Switch on logging for cron
/etc/rsyslog.d/50-default.conf (on Ubuntu) file and make sure you have the following line un-commented (or add it if it’s missing):
$ sudo service rsyslog restart $ sudo service cron restart
Cron jobs will now log to
cron actually outputs to this log looks something like this:
Jan 31 07:30:01 duncan-desktop CRON: (duncan) CMD (/home/duncan/bin/backup-chrome-window-placement.sh 2>&1 # JOB_ID 3) Jan 31 07:31:04 duncan-desktop anacron: Anacron 2.3 started on 2021-01-31 Jan 31 07:31:04 duncan-desktop anacron: Will run job `cron.daily' in 5 min. Jan 31 07:31:04 duncan-desktop anacron: Jobs will be executed sequentially Jan 31 07:35:01 duncan-desktop CRON: (duncan) CMD (/home/duncan/bin/backup-vscode-window-placement.sh 2>&1 # JOB_ID 4) Jan 31 07:35:01 duncan-desktop CRON: (duncan) CMD (/home/duncan/bin/backup-chrome-window-placement.sh 2>&1 # JOB_ID 3) Jan 31 07:35:01 duncan-desktop CRON: (root) CMD (command -v debian-sa1 > /dev/null && debian-sa1 1 1) Jan 31 07:36:04 duncan-desktop anacron: Job `cron.daily' started Jan 31 07:36:05 duncan-desktop anacron: Updated timestamp for job `cron.daily' to 2021-01-31 Jan 31 07:36:05 duncan-desktop cracklib: no dictionary update necessary. Jan 31 07:40:01 duncan-desktop CRON: (duncan) CMD (/home/duncan/bin/backup-chrome-window-placement.sh 2>&1 # JOB_ID 3) Jan 31 07:40:01 duncan-desktop CRON: (duncan) CMD (/home/duncan/bin/backup-vscode-window-placement.sh 2>&1 # JOB_ID 4) Jan 31 07:45:01 duncan-desktop CRON: (root) CMD (command -v debian-sa1 > /dev/null && debian-sa1 1 1)
So, it tells you what’s being run, but it doesn’t tell you what happened inside your scripts.
Log output from your scripts/jobs
Make sure that your scripts/jobs are running in verbose/debug mode and outputting stuff to
stdout. You can add this to switch on tracing in your bash scripts:
# Switch on tracing set -o xtrace # Do stuff... # Switch off tracing set +o xtrace
Then add this to the end of the job line in your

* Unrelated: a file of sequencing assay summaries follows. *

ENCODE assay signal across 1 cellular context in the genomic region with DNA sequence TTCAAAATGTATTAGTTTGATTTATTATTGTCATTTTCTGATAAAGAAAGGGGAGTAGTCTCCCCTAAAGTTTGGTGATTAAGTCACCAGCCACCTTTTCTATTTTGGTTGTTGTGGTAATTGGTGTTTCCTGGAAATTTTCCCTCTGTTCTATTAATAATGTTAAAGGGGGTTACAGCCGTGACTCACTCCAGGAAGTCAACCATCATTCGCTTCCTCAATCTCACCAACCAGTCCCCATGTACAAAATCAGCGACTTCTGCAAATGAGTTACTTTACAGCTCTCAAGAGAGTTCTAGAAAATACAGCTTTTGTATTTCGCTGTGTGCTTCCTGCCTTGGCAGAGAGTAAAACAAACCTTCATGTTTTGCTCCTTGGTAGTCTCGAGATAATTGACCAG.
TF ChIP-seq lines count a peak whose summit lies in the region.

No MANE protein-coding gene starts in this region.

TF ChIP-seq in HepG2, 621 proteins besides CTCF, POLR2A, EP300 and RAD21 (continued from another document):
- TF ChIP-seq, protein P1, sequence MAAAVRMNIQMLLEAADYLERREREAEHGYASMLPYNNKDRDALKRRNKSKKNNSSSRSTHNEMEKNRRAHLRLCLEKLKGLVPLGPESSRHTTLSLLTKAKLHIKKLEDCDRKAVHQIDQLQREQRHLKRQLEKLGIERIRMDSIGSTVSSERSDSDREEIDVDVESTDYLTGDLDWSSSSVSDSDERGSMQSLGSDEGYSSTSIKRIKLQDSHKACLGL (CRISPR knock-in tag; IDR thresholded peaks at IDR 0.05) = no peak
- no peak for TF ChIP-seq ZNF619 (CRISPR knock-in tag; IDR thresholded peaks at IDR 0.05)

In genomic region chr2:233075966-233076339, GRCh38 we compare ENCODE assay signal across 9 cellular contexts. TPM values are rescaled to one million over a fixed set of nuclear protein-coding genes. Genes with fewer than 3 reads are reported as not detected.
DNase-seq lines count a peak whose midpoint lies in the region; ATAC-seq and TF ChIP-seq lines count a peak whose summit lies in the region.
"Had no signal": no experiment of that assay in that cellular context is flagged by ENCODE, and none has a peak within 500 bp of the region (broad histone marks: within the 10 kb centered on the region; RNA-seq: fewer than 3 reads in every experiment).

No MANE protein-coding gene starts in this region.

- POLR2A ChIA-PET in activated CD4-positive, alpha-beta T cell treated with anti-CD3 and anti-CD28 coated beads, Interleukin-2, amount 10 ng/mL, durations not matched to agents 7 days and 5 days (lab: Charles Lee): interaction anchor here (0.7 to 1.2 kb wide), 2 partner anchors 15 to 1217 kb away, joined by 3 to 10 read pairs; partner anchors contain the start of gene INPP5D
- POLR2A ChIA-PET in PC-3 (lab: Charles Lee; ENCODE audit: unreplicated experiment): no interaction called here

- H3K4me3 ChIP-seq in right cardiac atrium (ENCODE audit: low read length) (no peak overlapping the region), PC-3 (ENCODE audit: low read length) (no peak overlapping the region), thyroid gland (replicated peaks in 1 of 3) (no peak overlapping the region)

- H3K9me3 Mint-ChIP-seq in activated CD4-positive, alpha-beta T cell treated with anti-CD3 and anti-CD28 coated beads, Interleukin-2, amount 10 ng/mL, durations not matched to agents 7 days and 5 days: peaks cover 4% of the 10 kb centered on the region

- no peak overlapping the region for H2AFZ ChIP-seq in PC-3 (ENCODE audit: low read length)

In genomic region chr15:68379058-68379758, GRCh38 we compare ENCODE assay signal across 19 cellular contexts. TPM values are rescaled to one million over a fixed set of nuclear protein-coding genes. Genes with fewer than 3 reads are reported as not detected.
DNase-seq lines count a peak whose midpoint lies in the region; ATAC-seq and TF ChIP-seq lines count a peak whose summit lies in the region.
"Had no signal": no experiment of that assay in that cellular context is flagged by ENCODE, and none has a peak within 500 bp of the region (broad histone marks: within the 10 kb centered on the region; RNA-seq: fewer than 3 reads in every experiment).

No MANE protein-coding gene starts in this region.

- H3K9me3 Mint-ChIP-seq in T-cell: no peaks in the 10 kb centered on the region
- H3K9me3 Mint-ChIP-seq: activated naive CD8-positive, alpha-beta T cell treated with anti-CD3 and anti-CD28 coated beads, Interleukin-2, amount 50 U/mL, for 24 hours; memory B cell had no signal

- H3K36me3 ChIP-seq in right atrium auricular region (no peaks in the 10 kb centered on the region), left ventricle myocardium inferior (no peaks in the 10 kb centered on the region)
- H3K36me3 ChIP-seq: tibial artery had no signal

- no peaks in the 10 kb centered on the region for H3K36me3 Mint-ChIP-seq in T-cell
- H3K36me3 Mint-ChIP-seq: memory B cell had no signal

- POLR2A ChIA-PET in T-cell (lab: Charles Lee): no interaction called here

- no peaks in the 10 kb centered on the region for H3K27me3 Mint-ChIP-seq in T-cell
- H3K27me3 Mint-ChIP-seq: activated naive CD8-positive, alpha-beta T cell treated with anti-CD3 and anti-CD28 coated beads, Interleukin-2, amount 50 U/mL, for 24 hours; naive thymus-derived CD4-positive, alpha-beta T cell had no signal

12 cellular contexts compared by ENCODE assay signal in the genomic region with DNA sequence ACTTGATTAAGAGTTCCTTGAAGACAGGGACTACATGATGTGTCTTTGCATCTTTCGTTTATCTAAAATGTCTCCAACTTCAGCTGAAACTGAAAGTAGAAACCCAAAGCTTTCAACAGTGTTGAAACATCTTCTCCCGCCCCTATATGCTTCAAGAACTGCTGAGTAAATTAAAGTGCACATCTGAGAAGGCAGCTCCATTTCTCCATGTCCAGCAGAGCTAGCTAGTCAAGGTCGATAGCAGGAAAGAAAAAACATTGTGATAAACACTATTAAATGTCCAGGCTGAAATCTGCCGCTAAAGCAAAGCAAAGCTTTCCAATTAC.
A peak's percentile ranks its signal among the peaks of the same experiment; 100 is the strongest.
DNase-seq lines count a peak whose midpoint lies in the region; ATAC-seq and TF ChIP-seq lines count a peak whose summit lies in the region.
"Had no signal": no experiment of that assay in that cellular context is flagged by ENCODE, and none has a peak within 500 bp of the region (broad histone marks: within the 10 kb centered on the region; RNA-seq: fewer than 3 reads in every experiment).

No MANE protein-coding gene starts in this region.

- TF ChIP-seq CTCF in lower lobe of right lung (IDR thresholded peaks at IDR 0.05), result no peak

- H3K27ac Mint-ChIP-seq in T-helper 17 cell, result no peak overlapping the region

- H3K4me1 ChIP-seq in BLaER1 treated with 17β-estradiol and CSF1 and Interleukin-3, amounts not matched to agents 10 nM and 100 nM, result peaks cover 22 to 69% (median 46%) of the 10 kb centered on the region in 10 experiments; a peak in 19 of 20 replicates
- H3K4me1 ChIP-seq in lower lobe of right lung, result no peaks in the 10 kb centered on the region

>>/home/duncan/tmp/cronrun 2>&1 - this will dump all output from your job to a file. Make sure that whatever file you specify is writable by you.
Check the environment
Cron jobs run in a nearly empty environment. To see if this is affecting your scripts, you can add
printenv to the top of you script, or to the top of your
crontab - this will show you the environment that your script/job is running in.
Each user has their own
crontab file and any jobs defined in your
crontab run as you. You should only edit your
crontab by running
crontab -e - because this validates the file before updating it. This will use whatever editor that your
$EDITOR environment variable points to -
vi by default, but you can change this. You can view your
crontab by running
sudo <some command> into your own
crontab - this won’t work, as it’ll ask you for your password and fail (unless you have password-less sudo setup).
Cron jobs located in these directories are run as root:
/etc/cron.hourly/ /etc/cron.daily/ /etc/cron.weekly/ /etc/cron.monthly/
So, if you have something that needs to run as root or sudo, then put the script (or an absolute symlink to it) in one of those folders.
cron daemon sets a few variables and a very minimal
PATH containing only
So, for anything that you’re running in your cron jobs, either make sure it’s in
/bin, use an absolute path, or set the
PATH yourself, either in your script, or in your
crontab itself. If you run
crontab -e then put something like this at the top:
# Export a more complete path - set this to whatever your scripts need PATH=/usr/local/sbin:/usr/local/bin:/sbin:/bin:/usr/sbin:/usr/bin:/opt/aws/bin:/root/bin